More Restless Classics to Come:
As we outlined in this update, if we reach our goal, we'll be able to give these four books the Restless Classics deluxe interactive treatment:
Frankenstein, by Mary Wollstonecraft Shelley
The Souls of Black Folk, by W.E.B. Du Bois
Robinson Crusoe, by Daniel Defoe
Poems, Protest, and a Dream, by Sor Juana Inés de la Cruz
These timeless works still speak to our time and place—and especially to our “restlessness.” We'll be bringing them back in splendid fashion, with deluxe editions, new supplementary content and original artwork, and interactive features with passionate teachers via video series and online book club discussions.
What we need to make this happen:
We need your help to make this a reality—like any good class, it only works if you join in and participate.
As you may know, independent publishing is expensive. Large publishing conglomerates are able to print tens of thousands of books at a time, which keeps printing costs low (and the quality of the physical object often suffers). The longer the book and the shorter the print run, the more expensive it is for a small publisher to print their books and get them on bookstore shelves. But we won't let that stop us from reintroducing readers in a dynamic, multimedia way to brilliant behemoths like Don Quixote. Nor do we want to sacrifice the wonderful physicality of the reading experience—as much as we love eBooks, there's nothing like holding a beautifully made book in your hands.
So, we need your help! Our initial printing and distribution estimate is $20,000. With your support, we can defeat the cruel economics of book publishing and make something beautiful, illuminating, and lasting. Thank you so much.
Stretch Goal #1: Restless Classics’ 400th Anniversary Edition of Don Quixote EN ESPAÑOL!
We believe we can reach our $20,000 goal—and we don’t want to stop there! If we reach $30,000, we’ll have what we need for a Spanish edition of our interactive, beautifully designed Don Quixote.
Since announcing our project, we’ve gotten a great deal of interest from Spanish-language media and readers about a Spanish version of our project, and we agree that it’s a fantastic idea. Putting Cervantes’s original text out complete with Ilan Stavans’s videos and introduction in his native Spanish will make our interactive version even more appealing to the large American Latino population as well as make it available to readerships in the author’s home country of Spain and throughout Latin America, where, despite the adoration of the book, no such edition exists.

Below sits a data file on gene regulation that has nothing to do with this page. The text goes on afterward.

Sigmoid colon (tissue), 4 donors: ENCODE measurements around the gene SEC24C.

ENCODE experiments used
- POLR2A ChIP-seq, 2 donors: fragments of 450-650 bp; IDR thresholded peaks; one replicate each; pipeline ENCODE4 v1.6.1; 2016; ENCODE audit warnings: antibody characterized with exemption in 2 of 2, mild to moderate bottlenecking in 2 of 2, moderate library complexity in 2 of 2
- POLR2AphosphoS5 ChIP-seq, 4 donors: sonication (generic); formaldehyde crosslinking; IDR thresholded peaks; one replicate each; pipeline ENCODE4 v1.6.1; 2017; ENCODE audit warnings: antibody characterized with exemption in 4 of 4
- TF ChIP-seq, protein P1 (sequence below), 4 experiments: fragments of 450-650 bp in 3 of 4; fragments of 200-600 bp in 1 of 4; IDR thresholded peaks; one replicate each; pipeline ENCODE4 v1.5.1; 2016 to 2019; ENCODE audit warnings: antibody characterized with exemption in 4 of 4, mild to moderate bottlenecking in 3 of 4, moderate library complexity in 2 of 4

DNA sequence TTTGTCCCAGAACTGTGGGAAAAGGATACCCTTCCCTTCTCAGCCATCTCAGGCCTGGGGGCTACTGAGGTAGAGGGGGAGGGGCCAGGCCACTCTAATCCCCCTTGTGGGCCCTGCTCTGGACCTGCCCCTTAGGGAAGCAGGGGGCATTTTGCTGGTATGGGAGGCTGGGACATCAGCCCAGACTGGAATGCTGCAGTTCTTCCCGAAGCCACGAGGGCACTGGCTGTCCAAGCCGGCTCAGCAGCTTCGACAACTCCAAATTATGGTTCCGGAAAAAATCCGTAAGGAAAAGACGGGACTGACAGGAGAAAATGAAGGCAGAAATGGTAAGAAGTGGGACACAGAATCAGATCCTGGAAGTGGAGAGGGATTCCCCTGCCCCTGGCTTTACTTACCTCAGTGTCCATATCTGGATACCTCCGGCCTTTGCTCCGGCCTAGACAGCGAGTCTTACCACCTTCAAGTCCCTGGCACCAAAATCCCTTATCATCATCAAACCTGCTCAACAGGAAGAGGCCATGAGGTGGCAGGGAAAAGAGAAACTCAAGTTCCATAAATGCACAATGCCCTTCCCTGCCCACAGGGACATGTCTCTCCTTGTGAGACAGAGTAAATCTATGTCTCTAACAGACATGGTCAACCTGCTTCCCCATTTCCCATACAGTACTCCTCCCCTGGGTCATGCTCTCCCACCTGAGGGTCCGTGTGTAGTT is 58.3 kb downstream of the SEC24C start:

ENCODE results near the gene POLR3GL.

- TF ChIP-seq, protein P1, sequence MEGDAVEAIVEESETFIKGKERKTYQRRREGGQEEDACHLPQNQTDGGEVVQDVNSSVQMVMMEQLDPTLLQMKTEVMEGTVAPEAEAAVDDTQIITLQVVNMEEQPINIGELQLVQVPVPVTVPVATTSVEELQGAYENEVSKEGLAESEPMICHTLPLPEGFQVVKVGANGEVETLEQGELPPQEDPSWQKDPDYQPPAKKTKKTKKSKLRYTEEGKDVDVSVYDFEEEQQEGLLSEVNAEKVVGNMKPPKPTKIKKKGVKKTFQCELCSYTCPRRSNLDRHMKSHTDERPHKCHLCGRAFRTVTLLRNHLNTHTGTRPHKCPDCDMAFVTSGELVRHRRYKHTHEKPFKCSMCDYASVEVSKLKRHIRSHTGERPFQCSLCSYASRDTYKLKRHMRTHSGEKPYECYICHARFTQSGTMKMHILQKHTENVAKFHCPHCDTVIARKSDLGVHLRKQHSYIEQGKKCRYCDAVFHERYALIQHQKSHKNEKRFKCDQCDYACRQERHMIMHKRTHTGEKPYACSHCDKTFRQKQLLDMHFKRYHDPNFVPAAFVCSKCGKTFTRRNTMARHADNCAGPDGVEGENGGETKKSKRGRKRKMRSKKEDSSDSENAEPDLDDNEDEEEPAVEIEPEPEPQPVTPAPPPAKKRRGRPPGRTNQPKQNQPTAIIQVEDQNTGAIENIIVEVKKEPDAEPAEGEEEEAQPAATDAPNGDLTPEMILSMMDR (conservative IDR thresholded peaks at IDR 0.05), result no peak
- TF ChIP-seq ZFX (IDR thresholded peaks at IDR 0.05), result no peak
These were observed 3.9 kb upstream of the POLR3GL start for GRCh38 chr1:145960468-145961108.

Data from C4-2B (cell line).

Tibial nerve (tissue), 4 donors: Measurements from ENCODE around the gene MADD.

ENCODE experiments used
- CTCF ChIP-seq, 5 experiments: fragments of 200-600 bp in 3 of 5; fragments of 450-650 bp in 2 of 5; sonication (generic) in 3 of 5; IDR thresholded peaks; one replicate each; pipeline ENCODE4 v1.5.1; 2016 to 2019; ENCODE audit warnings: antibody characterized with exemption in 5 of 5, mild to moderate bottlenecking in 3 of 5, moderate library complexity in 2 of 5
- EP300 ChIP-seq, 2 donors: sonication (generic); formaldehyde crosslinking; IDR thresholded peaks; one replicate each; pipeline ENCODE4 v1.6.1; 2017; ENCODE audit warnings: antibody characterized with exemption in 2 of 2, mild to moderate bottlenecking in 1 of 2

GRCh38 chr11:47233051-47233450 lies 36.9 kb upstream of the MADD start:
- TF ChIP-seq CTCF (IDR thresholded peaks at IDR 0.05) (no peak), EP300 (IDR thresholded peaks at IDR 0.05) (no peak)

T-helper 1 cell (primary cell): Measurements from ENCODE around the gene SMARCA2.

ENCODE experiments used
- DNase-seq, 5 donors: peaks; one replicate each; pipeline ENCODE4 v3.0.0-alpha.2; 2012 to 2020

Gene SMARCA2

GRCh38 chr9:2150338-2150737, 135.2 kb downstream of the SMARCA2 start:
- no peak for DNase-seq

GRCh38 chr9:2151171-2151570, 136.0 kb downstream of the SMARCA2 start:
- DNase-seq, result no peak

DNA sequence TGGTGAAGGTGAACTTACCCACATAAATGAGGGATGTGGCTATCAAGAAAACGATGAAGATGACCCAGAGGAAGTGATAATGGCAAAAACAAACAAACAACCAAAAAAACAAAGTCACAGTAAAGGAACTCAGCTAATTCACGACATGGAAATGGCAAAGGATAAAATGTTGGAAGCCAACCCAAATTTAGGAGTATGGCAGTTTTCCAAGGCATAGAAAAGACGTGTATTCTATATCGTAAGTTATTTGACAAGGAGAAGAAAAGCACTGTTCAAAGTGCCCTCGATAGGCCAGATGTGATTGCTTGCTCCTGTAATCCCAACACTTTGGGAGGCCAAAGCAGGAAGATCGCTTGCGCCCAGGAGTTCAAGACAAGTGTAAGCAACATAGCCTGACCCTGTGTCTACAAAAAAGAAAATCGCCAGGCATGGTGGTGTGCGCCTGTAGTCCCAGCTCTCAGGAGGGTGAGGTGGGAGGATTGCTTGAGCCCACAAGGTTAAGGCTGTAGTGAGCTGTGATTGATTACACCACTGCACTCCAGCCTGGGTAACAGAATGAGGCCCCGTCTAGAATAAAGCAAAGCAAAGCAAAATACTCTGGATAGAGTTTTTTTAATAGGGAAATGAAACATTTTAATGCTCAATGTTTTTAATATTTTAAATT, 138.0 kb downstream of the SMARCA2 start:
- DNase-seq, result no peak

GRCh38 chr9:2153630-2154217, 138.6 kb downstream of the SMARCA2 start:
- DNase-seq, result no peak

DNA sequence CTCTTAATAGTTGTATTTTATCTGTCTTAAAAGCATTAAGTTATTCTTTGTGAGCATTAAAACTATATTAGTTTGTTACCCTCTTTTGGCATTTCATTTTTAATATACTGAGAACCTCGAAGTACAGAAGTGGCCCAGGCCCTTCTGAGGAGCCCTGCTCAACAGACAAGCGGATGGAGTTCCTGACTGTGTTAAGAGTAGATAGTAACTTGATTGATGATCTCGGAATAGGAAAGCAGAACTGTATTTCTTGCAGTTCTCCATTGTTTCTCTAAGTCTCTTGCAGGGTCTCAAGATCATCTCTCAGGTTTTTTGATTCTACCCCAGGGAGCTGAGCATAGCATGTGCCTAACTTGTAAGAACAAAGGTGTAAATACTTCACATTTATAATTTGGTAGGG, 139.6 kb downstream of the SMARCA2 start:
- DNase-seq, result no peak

Thank you for your support, and adelante!
Risks and challenges
Our team at Restless Books is small—there are just four of us in the Brooklyn office—but we’re determined to realize our goal of bringing great books from around the world to English-language readers who are hungry for a more diverse array of literature. As noted above, independent publishing is a challenge, in terms of printing costs (especially with small print runs of large books), shipping, and distribution. We’re fortunate to be distributed by one of the most robust publishers around: Simon & Schuster. This means that our books are guaranteed to be available to bookstores, libraries, and educators, both nationally and internationally.
We’ve learned a lot in the months since we published our first print title, the English-language edition of the great film director Alejandro Jodorowsky’s novel, Where the Bird Sings Best. Our success with that book—features, reviews, interviews, and excerpts in NPR, VICE, The Believer, and many others, and prominent placement in some of the great independent bookstores around the country—has set the stage for us to make a real impact with the Restless Classics 400th Anniversary Edition of Don Quixote. But the biggest hurdle for us to overcome in publishing this 1,000-page book is the initial cost of printing. If we reach our goal—with your help—we’ll make this dream a reality. We’re hugely grateful for your support.